Last weekend was my third year at Grub Street’s, Muse and the Marketplace Conference—Grub Street is the second largest creative writing center in the U.S., and the conference offered a weekend of workshops on craft, publishing and marketing one’s work, as well as author readings, a keynote speaker (this year, Julia Alvarez), and opportunities to make appointments with agents and editors.
My friend, Susan, an amazing writer, and one of the members of the writing group I’m in, is the person who first told me about the Muse. She’s also the one who convinced our other writing group friend Ellen and me to stay overnight in Boston instead of driving back to Providence, so that we wouldn’t have to wake up so early to take the train back in. Despite having to run down the street to Marshall’s for some overnight essentials, Susan had the right idea. We were able to enjoy two author readings by Wendy Call and Eileen Pollack, who had won Grub Street’s National Book Prize. We also had fun staying up all night having pillow fights, and talking about boys, er…I mean, books.
Over 500 people attended the two-day conference in Boston, and it was great to connect with other writers, since writing can seem like–or just plain is, a solitary pursuit. I even got to meet two people in person that I had only met virtually, before the conference. One was Atinuke Diver, or Tinu, of the Yes We’re Together blog (listed on my blogroll). I had reached out to Tinu for advice when I was ready to launch my blog, and she was very thoughtful and helpful. We chatted over breakfast, and it was good to hear of several writing projects she’s currently working on. I also briefly saw Amy Marcott, who helped me with the tech set-up of my blog. She was leading workshops at the conference on social media and blogging.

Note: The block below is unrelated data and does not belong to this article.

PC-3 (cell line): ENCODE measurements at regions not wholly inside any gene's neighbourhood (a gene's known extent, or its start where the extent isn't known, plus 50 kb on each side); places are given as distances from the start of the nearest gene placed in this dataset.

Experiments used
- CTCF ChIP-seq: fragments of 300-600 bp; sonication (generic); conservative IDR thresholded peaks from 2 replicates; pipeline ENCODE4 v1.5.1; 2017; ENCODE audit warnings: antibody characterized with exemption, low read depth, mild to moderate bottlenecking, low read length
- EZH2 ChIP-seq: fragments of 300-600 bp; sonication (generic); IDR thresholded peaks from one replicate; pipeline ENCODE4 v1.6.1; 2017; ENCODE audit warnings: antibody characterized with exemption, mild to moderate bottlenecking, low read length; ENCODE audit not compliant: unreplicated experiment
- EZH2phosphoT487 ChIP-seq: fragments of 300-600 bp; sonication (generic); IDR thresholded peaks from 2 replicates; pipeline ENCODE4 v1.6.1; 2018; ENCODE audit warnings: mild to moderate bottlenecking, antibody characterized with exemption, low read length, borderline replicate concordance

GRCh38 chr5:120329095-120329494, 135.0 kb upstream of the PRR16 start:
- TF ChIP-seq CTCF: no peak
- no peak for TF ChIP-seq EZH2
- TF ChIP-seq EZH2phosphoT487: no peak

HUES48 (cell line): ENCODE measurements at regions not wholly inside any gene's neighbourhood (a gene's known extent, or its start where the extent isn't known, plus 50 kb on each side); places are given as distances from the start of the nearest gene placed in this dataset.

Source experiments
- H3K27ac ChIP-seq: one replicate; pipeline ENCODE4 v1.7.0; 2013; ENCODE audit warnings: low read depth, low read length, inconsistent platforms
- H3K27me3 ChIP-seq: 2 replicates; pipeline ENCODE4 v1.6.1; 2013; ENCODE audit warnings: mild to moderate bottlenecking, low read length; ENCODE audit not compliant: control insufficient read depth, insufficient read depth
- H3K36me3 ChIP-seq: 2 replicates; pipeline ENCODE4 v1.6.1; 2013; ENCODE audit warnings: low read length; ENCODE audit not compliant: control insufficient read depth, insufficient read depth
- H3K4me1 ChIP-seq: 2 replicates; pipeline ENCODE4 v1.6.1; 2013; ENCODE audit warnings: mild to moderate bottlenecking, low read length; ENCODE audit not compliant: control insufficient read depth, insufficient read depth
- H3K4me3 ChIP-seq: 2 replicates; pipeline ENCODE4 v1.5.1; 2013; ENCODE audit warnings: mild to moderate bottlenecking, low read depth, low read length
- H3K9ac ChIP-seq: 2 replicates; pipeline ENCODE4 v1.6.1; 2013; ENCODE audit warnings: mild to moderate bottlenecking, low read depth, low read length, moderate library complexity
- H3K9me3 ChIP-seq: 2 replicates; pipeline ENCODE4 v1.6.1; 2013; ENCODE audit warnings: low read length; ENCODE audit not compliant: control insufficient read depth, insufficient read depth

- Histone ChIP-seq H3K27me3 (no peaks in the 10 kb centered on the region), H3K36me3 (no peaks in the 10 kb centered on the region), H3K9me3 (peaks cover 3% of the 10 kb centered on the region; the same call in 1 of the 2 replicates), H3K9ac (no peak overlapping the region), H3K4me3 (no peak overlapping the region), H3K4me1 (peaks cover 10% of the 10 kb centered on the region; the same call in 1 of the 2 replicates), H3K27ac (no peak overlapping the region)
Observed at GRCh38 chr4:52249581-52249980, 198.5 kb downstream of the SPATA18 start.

I also recognized Dan Blank, who teaches the on-line, Blogging 101 Workshop through Writer’s Digest, that I took last year. He appreciated my reaching out to say hello, and seemed glad to hear that my blog was finally live. He was at the conference to lead a workshop on Building Your Author Platform, and talked about how everyone who has a blog is trying to do that–find ways to get more people to their sites. I also told Dan how much I enjoy getting his weekly newsletter, because it isn’t all businessey (I know that’s not a word, but I like it)–it does give good, practical advice, but it’s inspiring in its message to also pay close attention to your craft and to the reasons why you write.
I want to give big thanks to all of the workshop instructors I had. These were the workshops I took–mostly on memoir and creative non-fiction–and the women and men who taught them.
The Art of Memoir Writing with Nahid Rachlin
The Suspension of Belief: On Being A Practioner & Teacher of the Essay in the Age of Skepticism with Jerald Walker
Essentials of Style with Michelle Seaton
7 Habits of Effective Writers with Ethan Gilsdorf
The Self As Character with Ethan Gilsdorf
And In The End…with Robin Black
From Memories to Moments: Structure and Scene for Memoir with Jane Roper
Talk to Me: Interviewing People for Publication with Anne Stuart
Through their passion, knowledge, seriousness about their craft, and thankfully, their great sense of humor, I left each workshop motivated to improve upon my own work, and have now set the goal to try to share more of it out in the world.
Thanks, Grub Street, for another inspiring conference. I look forward to the 2013 Muse, and hopefully, I will make it to Boston to take a class or two from Grub this year.